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Symptoms – Rash

Atopic dermatitis (AD) is a chronic, highly itchy skin condition that frequently relapses. It most often begins in childhood, although a small number of people develop the disease as an adult. One of the most noticeable symptoms of AD is the rash or patches of dry, scaly skin.1

Acute lesions of AD are red, have papules (bumps or pimples without pus), leak fluid (weepy) and have scratch marks, breaks in the skin, or appear as the skin has been rubbed raw. Chronic lesions of AD have areas of thickened scaly skin (also called lichenification) and scarred, lumpy skin (also called fibrotic nodules). Chronic lesions and acute lesions may occur in the same areas of skin.1

The rash caused by AD usually appears in a characteristic pattern depending on the age of the person:

  • In infants and young children, the rash shows up on the scalp or face, especially the cheeks or chin, and the arms and legs, particularly the outer creases of the elbows and knees in infants and the inner creases of the joints in young children
  • In older children, AD frequently appears as a rash on the inside creases of the elbows or knees, the neck, wrists, ankles, and/or the crease between the buttocks and the thighs
  • In adults, the rash can appear anywhere, including the inner creases of the elbows or knees, and/or the nape of the neck, or it may be localized to just the hands, feet, or nipples2

How atopic dermatitis causes rash

AD is caused by a combination of genetic, immunologic, and environmental factors. In people with AD, there can sometimes be a decrease or lack of filaggrin in the skin. Filaggrin is a protein that plays a key role in the structure and formation of the outermost corneal layer of the skin. The lack of or decrease in filaggrin has been traced back to genetic mutations in the FLG gene. Not having enough filaggrin in the skin layers leads to a reduced ability to maintain the skin’s natural amount of water. Excess water loss can lead to dry skin, which then causes itchiness. The lack of filaggrin may also allow for the entry of airborne allergens to enter the skin, which could lead to an inflammatory response by the immune system.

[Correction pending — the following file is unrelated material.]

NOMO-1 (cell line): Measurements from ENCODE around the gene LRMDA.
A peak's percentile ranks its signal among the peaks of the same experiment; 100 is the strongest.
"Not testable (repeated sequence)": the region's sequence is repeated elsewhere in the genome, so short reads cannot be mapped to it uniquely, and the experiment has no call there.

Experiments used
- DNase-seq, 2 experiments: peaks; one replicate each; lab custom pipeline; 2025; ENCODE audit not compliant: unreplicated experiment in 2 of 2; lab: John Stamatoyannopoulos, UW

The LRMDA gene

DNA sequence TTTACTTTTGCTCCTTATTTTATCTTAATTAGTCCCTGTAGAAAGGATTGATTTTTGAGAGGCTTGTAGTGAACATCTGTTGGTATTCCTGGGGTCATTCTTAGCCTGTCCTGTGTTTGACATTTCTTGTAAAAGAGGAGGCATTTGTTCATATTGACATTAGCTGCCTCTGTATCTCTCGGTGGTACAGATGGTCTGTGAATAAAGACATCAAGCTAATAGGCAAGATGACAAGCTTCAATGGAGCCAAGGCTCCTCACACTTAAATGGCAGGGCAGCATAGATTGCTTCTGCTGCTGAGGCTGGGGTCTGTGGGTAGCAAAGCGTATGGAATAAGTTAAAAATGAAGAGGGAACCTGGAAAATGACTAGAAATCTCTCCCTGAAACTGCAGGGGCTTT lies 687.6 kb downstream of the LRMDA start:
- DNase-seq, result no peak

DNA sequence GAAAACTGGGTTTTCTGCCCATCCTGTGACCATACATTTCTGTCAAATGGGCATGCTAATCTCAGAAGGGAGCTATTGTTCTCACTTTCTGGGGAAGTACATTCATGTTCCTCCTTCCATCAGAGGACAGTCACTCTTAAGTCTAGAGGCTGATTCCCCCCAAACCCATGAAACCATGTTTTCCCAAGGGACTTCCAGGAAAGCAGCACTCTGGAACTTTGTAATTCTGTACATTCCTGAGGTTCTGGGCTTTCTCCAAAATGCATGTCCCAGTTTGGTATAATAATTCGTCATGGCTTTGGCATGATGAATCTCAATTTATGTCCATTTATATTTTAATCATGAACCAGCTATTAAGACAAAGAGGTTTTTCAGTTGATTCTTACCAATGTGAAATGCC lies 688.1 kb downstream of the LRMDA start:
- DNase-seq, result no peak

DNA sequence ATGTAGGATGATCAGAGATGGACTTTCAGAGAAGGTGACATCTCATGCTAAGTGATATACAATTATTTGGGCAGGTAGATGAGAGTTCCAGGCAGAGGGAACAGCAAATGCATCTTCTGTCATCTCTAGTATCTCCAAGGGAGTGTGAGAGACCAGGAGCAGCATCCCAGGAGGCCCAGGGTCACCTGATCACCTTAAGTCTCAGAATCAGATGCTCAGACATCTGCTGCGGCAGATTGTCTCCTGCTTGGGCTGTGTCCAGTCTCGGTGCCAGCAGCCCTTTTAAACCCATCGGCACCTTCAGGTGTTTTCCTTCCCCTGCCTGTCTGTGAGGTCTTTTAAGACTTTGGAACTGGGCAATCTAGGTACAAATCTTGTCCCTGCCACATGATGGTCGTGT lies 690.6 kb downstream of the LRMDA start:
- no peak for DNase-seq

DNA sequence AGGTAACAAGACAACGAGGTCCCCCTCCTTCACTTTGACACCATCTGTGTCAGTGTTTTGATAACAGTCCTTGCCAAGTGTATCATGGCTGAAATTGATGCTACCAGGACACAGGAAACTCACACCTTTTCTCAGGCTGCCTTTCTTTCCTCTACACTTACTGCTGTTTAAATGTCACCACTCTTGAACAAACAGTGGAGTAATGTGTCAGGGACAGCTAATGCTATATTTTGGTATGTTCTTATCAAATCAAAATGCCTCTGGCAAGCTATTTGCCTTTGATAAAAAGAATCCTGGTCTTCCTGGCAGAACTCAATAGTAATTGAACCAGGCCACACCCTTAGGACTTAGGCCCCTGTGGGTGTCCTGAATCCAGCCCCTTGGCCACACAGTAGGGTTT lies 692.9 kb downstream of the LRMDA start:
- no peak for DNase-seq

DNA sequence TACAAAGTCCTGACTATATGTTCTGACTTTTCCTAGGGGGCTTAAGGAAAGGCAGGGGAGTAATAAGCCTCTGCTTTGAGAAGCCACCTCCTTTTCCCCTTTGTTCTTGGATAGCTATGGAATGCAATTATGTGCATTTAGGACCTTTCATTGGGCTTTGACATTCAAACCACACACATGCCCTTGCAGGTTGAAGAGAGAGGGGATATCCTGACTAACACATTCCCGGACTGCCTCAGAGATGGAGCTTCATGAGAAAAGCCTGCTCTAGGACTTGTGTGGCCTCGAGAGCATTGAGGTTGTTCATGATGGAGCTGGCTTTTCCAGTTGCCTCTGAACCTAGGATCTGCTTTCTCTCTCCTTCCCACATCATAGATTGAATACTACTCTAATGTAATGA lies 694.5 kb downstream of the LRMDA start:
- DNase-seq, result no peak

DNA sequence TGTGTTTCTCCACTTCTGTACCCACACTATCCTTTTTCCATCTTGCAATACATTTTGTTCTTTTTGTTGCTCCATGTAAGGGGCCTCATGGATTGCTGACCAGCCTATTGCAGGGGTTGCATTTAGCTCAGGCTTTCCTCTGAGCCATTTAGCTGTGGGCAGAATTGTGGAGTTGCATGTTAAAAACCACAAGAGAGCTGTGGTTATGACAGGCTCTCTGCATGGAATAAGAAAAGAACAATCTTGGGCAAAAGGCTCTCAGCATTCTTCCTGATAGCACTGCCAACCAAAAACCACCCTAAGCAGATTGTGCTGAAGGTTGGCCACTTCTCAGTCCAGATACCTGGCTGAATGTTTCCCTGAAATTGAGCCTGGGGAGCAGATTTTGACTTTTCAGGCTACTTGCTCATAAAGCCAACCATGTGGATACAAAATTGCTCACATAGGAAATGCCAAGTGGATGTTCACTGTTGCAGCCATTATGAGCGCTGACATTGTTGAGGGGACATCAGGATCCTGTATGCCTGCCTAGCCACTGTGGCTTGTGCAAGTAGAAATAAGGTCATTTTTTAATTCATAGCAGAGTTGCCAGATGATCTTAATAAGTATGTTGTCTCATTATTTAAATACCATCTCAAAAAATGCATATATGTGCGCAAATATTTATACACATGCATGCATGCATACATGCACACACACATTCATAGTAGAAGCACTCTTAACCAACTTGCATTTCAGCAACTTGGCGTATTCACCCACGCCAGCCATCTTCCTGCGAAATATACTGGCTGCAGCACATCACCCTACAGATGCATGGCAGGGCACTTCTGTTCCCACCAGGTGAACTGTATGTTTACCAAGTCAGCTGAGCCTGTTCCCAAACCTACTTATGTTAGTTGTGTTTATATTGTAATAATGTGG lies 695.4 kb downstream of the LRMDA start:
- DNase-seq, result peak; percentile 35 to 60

Another theory suggests that the normal pH of the skin barrier may be affected by filaggrin defects, which could lead to the overgrowth of bacteria. This could then trigger the immune system to create inflammatory skin lesions. There is also emerging evidence that the dysfunction in the immune system in patients with eczema not only causes disease but also decreases the amount of functional filaggrin. Immune system dysfunction also creates an increase in inflammation in people with AD.3,4

Treating the rash of atopic dermatitis

Moisturizers are one of the basic necessities for people with AD, regardless of the severity of their disease. Some of the anti-inflammatory medications available for treating AD also come in moisturizer formulations, which can help provide additional barrier repair and control itchiness.

Medications used in the treatment of AD include:

Phototherapy, which uses light waves directed at the skin, is a second-line treatment strategy. That is, it is only recommended for use after other treatments and lifestyle approaches have failed to improve symptoms of AD. Phototherapy is sometimes used as a maintenance therapy in people with chronic AD.6

Other symptoms of atopic dermatitis

In addition to the rash, AD can cause itch, weepy sores, bumps or papules, blisters, and a change in skin color. Some people also experience eye symptoms or cracks behind the ears. Over time, the areas of skin affected by AD may become thickened.

Emily Downward | June 2017
  1. Lyons JJ, Milner JD, Stone KD. Atopic dermatitis in children: clinical features, pathophysiology, and treatment. Immunol Allergy Clin North Am. 2015;35:161-183.
  2. National Eczema Association. Accessed online on 4/11/17 at
  3. Tollefson MM, Bruckner AL. Atopic dermatitis: skin-directed management. Am Acad Pediatrics. 2014 Dec;134(6):e1735-1744. doi: 10.1542/peds.2014-2812.
  4. Brunner PM et al. The immunology of atopic dermatitis and its reversibility with broad-spectrum and targeted therapies. J Allergy Clin Immunol. 2017 Apr;139(4S):S65-S76.
  5. Eichenfield LF, Tom WL, Chamilin SL, et al. Guidelines of care for the management of atopic dermatitis. Journal of the American Academy of Dermatolog.y 2014;70:338- 351.
  6. Sidbury R, et al. Guidelines of care for the management of atopic dermatitis. J Am Acad Dermatol. 2014;71(6):1218-1233.